Setting Up an Email Server for the Direct Email Spooling Attack (How-to Guide)

This is a multi-part article. In Part 1., we revealed how big law firms in Australia are susceptible to direct email spool attacks and what the implications had been. In a nutshell, we discovered that the e-mail safety resolution at one-third of the legislation corporations assessed might be circumvented with a easy trick. Part 2. reveals how we used a handful of open-source intelligence (OSINT) data sources to identify misconfigured email servers.

Prerequisites of the Proof of Concept Server

Although it was straightforward to arrange a primary e-mail server, it was essential to configure the whole lot appropriately to make sure most deliverability of the outgoing emails.

Our e-mail supply infrastructure was:

  • A digital server operating Postfix mail server on Ubuntu 18.04 LTS;
  • A site identify; and
  • An e-mail shopper.

Virtual Server

We picked certainly one of the common low-end VPS suppliers to host our e-mail server. We most well-liked to run our Postfix e-mail server on Ubuntu 18.04 LTS, however different working programs and mail transport brokers may additionally work nice.

We discovered that the digital server supplier (VPS) was blocking the outgoing TCP port 25 to stop any e-mail abuse. To resolve this, we needed to increase a ticket for asking the technical assist to depart the community port unblocked.

The second most necessary factor was the pristine fame of the IP handle. As our most well-liked VPS supplier assigns the IP handle mechanically to the new digital server, we needed to manually test if the IP handle is on a blacklist wherever. We used the IP reputation lookup tool at MXToolbox to question the IP handle towards the hottest DNSBL block record. Luckily, the IP handle was ‘clear’.

Once we bought a site identify and our digital server was operating, we needed to create the obligatory ahead and reverse DNS data, in any other case, spam filters would have flagged our emails as suspicious and moved them to the junk e-mail folder.

Note: We will use as the area identify all through this configuration information. Replace this with your personal area identify as relevant.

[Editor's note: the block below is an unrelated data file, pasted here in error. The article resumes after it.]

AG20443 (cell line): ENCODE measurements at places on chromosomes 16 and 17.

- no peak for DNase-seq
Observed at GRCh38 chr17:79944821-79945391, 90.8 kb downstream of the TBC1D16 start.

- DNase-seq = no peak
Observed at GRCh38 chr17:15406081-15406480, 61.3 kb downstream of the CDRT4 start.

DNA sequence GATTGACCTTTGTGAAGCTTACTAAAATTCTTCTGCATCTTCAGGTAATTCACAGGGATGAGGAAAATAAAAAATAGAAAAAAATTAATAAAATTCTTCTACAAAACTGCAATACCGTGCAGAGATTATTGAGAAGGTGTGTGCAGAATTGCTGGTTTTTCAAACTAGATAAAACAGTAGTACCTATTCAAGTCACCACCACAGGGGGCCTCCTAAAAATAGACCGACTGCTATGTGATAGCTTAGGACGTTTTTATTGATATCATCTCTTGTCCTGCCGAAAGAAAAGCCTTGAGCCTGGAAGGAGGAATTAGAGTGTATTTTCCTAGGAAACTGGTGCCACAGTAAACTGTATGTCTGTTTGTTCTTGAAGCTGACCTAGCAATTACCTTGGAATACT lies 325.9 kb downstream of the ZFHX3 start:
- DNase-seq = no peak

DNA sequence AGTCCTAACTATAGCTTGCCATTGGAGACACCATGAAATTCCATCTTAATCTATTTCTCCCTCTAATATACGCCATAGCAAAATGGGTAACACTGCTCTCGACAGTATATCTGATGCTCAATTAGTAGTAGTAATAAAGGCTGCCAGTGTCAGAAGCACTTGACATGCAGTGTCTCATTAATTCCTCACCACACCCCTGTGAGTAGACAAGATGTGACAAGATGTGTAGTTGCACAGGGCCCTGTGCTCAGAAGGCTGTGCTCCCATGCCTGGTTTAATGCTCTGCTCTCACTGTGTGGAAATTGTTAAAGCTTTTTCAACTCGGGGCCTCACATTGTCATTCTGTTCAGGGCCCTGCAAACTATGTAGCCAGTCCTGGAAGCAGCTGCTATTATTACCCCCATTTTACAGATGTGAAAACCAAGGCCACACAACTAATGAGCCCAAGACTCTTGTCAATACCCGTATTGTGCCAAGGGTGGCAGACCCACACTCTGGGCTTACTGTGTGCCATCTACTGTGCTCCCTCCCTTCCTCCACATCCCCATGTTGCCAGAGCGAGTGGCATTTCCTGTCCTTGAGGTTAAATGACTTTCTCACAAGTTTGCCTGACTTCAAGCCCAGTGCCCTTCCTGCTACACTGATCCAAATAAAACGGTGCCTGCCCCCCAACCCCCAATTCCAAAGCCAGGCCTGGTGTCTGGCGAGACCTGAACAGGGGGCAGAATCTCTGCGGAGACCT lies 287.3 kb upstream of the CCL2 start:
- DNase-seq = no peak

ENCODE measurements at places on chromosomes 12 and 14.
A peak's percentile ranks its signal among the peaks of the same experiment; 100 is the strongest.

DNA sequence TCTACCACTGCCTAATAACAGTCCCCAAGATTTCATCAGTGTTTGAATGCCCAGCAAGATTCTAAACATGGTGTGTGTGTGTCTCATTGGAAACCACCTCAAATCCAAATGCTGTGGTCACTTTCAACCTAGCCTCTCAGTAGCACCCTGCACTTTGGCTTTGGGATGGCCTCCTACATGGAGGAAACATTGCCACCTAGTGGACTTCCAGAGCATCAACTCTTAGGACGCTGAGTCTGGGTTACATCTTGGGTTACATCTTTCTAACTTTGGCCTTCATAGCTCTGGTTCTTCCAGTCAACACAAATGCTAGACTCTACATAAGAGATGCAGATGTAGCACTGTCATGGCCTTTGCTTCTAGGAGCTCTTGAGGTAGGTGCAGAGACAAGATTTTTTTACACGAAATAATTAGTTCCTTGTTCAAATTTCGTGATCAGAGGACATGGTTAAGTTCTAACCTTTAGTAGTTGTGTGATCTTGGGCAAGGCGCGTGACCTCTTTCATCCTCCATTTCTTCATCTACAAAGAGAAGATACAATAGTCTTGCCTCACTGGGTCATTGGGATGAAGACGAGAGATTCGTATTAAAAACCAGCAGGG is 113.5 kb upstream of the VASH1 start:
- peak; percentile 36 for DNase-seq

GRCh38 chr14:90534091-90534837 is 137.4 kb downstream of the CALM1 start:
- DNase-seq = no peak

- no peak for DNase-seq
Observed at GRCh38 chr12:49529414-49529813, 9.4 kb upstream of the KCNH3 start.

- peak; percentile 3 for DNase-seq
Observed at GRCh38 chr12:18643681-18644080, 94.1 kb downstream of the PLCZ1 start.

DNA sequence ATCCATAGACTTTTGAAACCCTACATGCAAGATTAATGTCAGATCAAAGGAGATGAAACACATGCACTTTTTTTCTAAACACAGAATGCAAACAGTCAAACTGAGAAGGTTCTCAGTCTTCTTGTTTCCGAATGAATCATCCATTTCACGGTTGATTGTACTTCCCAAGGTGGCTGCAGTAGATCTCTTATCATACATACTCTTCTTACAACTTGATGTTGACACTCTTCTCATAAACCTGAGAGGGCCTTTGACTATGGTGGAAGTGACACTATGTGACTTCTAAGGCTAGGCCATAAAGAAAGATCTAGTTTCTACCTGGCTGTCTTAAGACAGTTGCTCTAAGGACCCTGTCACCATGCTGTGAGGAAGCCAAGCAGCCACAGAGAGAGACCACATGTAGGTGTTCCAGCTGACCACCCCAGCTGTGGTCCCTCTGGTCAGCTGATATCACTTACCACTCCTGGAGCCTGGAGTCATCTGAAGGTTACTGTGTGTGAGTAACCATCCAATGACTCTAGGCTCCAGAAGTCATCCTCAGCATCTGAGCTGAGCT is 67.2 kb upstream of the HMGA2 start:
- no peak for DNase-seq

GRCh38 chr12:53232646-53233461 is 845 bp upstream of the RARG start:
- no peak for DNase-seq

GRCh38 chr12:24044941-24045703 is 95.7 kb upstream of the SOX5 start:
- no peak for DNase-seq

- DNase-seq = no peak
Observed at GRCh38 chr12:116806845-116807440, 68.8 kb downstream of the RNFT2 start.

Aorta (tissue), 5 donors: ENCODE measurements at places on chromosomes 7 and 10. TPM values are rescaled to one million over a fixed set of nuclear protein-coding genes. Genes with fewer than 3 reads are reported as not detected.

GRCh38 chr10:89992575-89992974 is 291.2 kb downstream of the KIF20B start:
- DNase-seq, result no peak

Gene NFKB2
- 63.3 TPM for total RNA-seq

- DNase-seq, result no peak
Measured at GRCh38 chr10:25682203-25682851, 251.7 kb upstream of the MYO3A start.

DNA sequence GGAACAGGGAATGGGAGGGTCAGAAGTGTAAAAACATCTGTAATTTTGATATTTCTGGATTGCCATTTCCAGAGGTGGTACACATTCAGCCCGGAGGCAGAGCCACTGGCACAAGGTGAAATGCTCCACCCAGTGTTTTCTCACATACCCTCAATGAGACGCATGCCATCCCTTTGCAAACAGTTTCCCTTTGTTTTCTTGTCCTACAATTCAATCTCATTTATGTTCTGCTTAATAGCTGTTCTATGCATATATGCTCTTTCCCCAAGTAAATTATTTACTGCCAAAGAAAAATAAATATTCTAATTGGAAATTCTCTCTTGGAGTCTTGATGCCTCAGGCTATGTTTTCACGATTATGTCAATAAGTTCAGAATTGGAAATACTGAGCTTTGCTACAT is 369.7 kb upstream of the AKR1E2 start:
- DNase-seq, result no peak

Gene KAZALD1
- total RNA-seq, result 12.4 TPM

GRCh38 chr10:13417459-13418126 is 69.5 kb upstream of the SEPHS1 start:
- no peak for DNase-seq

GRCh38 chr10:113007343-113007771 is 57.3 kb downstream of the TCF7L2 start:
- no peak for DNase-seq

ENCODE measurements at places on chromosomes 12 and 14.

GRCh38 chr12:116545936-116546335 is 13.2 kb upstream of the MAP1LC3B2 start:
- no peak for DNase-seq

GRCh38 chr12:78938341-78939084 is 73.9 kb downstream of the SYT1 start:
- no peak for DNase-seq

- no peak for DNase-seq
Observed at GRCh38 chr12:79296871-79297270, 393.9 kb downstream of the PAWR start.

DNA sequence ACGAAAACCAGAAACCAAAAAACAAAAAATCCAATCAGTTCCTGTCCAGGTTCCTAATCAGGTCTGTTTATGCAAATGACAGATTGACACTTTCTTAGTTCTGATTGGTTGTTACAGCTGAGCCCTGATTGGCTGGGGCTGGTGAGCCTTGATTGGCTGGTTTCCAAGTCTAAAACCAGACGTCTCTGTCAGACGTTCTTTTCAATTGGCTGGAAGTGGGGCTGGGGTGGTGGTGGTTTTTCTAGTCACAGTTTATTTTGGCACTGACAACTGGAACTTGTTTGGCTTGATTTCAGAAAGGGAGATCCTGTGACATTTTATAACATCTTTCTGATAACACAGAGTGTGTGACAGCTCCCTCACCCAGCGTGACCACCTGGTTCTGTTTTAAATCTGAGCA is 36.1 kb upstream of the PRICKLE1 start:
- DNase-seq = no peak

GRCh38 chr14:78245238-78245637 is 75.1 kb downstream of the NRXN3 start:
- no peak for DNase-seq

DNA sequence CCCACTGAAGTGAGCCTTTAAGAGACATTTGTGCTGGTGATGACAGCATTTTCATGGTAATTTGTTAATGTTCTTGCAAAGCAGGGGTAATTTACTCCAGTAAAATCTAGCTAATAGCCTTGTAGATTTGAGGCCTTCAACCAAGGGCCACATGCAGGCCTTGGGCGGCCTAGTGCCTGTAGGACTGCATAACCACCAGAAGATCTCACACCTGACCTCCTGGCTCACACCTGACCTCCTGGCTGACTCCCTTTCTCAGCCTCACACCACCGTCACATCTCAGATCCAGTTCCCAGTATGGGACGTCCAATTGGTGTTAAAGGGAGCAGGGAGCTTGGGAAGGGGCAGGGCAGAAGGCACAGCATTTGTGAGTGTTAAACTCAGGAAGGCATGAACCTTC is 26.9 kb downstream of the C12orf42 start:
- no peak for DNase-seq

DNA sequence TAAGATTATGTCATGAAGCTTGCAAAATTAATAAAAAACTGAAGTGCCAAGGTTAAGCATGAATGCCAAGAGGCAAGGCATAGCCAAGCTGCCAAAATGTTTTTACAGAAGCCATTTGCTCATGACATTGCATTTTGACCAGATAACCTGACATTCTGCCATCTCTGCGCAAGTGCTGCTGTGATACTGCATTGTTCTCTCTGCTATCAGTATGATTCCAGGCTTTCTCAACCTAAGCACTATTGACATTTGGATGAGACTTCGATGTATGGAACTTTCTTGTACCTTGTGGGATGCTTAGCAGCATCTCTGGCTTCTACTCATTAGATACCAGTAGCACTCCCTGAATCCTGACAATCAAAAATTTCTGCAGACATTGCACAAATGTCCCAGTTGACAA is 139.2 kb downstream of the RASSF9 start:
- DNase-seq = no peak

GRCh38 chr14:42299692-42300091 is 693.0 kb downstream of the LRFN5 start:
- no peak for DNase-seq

First of all, we needed to create an A report for our brand-new mail server used for the evaluation. A

Then we created an MX report to begin accepting mail on our area: MX 10

The PTR report was additionally important as spam filters could reject emails coming from SMTP servers with a lacking reverse report.

We additionally added the following TXT report for creating our SPF report: TXT “v=spf1 a mx ~all”

As for the DKIM report, we created it afterward as a part of the Postfix configuration course of.

Finally, we created a DMARC report to tie the SPF and future DKIM data collectively. We added the following DMARC coverage: TXT v=DMARC1; p=none;

Configuring the Postfix SMTP Service

Once the IP handle, area identify, DNS data and the VM had been all sorted, we logged into the server through SSH.

To set up and configure Postfix e-mail server, we had to ensure the working system was updated:

# apt replace && apt improve

Then we put in the Postfix and OpenDKIM packages:

# apt set up postfix mailutils opendkim opendkim-tools

Once the set up was full, we opened /and many others/postfix/ file in our favorite textual content editor and added (or modified) the following parameters as the following:

myhostname =   # This is the identical host identify as the A report we created earlier
mydomain =  # This is the area identify we bought
myorigin = $mydomain
mydestination = $myhostname, $mydomain, localhost.$mydomain, localhost
home_mailbox = Maildir/
smtpd_sasl_type = dovecot
smtpd_sasl_path = non-public/auth
smtpd_sasl_auth_enable = sure
smtpd_sasl_security_options = noanonymous
broken_sasl_auth_clients = sure
smtpd_sasl_local_domain = $mydomain
smtpd_recipient_restrictions =
smtp_header_checks = regexp:/and many others/postfix/smtp_header_checks
# We will specify right here the place we wish to feed our emails
transport_maps = hash:/and many others/postfix/transport
# OpenDKIM settings for DKIM-signing our outgoing emails
milter_default_action = settle for
milter_protocol = 2
smtpd_milters = native:opendkim/opendkim.sock
non_smtpd_milters = native:opendkim/opendkim.sock

We added the following entries to /and many others/postfix/smtp_header_checks to guard our privateness. This setting removes numerous e-mail headers from the outgoing emails.

/^Received: .*/		IGNORE
/^User-Agent: .*/	IGNORE
/^X-Originating-IP:/    IGNORE
/^X-Mailer:/            IGNORE